I've written at length about a deployment first development style of workflow. I've found this to be particularly useful for side projects where you might just want to occasionally drop in and add a feature without too much hassle. Lowering the bar to first commit in a single work session can be a huge boost to development speed.
I've tried a lot of different solutions - Rancher, minikube, custom shell scripts and Make commands, some CLI libraries like flightplanJS, and even git hooks. But none of them hit the points I really wanted and I usually end up back at manually handling some element of the deployment process. That's okay for the most part, but I wanted to create a smoother process for that.
Things I wanted from an ideal setup:
- Push to deploy
- Heavy integration with testing
- OSS friendly
GitHub actions dominate the CI/CD space in a way that I don't think most people expected. It should've been obvious, though. They're the de facto standard for open source. Adding a CI/CD element that flawlessly integrates with your code and automatically gives you access to their entire ecosystem of tooling is a no-brainer.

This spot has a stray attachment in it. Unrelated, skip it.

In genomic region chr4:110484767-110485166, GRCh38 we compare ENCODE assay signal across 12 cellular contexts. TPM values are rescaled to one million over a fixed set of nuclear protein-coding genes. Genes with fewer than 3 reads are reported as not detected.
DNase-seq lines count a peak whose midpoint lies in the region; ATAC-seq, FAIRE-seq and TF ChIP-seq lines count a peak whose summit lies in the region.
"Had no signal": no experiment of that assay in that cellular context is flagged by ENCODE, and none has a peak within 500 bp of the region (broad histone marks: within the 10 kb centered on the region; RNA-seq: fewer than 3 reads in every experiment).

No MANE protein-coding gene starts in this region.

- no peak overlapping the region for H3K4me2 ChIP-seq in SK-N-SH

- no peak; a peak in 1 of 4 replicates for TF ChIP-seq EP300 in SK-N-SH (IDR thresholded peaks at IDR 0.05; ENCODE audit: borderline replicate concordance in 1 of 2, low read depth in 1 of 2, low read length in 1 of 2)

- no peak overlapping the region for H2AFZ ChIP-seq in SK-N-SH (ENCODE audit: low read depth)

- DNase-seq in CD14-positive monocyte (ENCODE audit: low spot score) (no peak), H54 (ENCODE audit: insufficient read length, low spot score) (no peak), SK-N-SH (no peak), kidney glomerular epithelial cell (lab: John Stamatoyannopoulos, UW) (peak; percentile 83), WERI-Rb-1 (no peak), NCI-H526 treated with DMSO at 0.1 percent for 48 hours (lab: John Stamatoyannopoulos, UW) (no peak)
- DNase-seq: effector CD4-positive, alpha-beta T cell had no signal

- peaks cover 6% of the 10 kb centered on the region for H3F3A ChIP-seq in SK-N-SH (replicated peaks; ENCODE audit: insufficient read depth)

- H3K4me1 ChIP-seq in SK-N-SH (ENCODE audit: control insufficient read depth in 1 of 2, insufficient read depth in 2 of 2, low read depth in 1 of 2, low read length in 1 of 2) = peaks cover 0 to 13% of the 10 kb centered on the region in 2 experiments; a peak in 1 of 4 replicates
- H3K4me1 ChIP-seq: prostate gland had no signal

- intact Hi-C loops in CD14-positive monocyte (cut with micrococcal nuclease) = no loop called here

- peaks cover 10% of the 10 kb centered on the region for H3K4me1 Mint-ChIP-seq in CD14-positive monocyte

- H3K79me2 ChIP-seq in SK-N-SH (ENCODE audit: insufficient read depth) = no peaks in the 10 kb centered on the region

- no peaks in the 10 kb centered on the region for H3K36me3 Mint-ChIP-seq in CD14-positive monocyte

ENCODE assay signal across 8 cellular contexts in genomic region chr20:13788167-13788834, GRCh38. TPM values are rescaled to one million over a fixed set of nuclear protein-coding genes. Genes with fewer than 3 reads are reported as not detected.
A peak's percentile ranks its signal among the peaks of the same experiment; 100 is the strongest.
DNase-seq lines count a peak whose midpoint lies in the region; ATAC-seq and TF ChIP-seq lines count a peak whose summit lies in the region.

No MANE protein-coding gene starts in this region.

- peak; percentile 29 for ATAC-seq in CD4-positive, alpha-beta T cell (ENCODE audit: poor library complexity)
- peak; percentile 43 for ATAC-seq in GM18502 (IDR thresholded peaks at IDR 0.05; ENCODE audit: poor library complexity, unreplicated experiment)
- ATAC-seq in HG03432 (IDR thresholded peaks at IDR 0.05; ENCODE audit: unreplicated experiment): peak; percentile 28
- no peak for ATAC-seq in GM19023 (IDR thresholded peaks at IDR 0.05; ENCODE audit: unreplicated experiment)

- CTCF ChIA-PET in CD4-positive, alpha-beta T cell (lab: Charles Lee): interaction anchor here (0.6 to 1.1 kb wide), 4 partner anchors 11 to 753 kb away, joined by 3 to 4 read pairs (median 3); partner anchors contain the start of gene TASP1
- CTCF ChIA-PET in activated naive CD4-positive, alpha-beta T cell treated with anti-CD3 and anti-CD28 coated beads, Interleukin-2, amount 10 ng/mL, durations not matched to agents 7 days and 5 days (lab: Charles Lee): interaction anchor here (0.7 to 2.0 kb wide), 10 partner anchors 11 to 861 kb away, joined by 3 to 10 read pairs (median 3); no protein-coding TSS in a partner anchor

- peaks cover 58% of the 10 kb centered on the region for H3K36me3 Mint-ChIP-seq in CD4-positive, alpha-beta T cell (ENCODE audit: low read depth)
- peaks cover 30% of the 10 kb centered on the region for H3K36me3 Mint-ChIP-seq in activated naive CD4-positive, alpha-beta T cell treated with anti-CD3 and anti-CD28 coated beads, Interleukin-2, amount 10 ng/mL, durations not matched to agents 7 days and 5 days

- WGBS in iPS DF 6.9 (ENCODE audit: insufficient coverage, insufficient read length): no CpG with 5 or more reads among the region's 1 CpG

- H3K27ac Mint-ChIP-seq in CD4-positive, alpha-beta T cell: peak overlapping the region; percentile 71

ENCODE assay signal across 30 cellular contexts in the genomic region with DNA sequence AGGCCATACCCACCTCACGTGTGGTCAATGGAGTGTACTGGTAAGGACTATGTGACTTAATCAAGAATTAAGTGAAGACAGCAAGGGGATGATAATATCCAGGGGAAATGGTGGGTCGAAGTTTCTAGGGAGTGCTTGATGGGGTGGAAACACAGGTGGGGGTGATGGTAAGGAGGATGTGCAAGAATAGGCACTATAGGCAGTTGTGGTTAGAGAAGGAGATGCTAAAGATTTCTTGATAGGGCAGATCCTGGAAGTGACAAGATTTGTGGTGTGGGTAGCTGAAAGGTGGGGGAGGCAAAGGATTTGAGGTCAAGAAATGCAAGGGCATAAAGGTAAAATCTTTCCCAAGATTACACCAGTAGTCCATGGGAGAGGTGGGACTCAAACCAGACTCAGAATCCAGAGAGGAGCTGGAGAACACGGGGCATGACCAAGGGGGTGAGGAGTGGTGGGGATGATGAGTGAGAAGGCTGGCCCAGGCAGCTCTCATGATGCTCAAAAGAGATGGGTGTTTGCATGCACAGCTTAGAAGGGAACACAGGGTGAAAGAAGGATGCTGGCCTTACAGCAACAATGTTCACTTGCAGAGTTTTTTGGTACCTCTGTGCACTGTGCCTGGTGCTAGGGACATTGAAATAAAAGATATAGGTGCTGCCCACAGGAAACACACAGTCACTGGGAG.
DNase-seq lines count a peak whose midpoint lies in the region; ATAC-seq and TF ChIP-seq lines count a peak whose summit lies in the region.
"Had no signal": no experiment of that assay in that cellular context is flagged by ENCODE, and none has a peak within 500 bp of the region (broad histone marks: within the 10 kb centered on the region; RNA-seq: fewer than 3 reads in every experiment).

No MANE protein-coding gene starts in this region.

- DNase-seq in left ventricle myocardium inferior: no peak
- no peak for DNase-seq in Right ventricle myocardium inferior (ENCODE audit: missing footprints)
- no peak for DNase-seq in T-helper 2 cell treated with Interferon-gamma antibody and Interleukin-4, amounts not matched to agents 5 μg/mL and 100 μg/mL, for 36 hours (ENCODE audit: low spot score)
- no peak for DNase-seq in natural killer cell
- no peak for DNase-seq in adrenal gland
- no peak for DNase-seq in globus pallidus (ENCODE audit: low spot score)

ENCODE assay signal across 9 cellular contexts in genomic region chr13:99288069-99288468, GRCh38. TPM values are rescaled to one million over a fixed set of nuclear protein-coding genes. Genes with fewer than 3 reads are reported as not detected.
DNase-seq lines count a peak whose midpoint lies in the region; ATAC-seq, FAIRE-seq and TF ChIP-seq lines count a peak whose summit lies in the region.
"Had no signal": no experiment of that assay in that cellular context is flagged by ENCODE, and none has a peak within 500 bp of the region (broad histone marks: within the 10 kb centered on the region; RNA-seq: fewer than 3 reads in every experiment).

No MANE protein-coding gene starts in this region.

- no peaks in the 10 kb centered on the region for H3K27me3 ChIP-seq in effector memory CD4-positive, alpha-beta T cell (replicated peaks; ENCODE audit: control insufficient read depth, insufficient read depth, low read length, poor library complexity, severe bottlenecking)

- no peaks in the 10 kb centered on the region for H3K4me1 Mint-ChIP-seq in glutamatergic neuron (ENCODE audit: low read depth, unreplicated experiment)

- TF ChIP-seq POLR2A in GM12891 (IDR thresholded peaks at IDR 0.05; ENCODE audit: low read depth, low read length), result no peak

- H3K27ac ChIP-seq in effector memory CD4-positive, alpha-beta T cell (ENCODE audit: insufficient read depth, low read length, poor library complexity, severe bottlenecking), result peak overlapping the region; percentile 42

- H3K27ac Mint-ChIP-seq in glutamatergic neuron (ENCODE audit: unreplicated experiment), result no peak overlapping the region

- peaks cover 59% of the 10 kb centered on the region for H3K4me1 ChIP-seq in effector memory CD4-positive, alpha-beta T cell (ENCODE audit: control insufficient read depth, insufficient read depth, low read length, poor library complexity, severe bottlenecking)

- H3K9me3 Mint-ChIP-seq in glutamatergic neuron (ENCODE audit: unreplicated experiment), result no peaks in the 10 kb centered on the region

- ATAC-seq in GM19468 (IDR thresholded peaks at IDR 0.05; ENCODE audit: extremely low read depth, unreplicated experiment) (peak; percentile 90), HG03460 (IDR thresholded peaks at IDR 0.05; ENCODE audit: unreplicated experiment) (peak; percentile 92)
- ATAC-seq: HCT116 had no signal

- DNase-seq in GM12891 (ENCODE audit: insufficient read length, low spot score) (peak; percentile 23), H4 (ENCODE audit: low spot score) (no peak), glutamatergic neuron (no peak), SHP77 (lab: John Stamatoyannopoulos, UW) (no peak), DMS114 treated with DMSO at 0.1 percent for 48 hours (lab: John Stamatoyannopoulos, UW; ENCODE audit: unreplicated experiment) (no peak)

My current production deployment setup relies on
vtec2/watchtower to detect new Docker images pushed to the Docker Hub and automatically pulls and runs the
latest tag. This is currently integrated with
make commands for various app tasks. I can run
make deploy which will deploy the latest server and UI builds.
Here are the specific Makefile targets for building the Docker images in question.
docker-ui: docker build -f ./frontend/Dockerfile -t openmtg/edhgo-ui:$(BUILD_TAG) ./frontend docker-server: docker build -t openmtg/edhgo-server:$(BUILD_TAG) .
Adding CI/CD was as easy as telling the workflow what make targets to run.
- name: Build the Docker UI image run: make docker-ui
These are quick, effective, and fairly reliable smoke tests. If my Docker containers aren't building, my confidence in a pull request is obviously decreased to about zero. I can hop in, make a change, run my tests locally, push, see them build successfully in Github, and be at little bit more sure that they're going to deploy safely to production. Not 100%, but with this setup you can start approach 98%.
This won't auto-deploy them, though. Next we need to call our deployment steps.
Push to Docker Hub
You either need a private repository, which will cost money, or you'll need to have these be public repositories. In my case, they're public repositories, so I get a limited number of containers I can use for free.
We need to call our
make deploy command for each successfully built pipeline on main builds, but not on pull_request builds.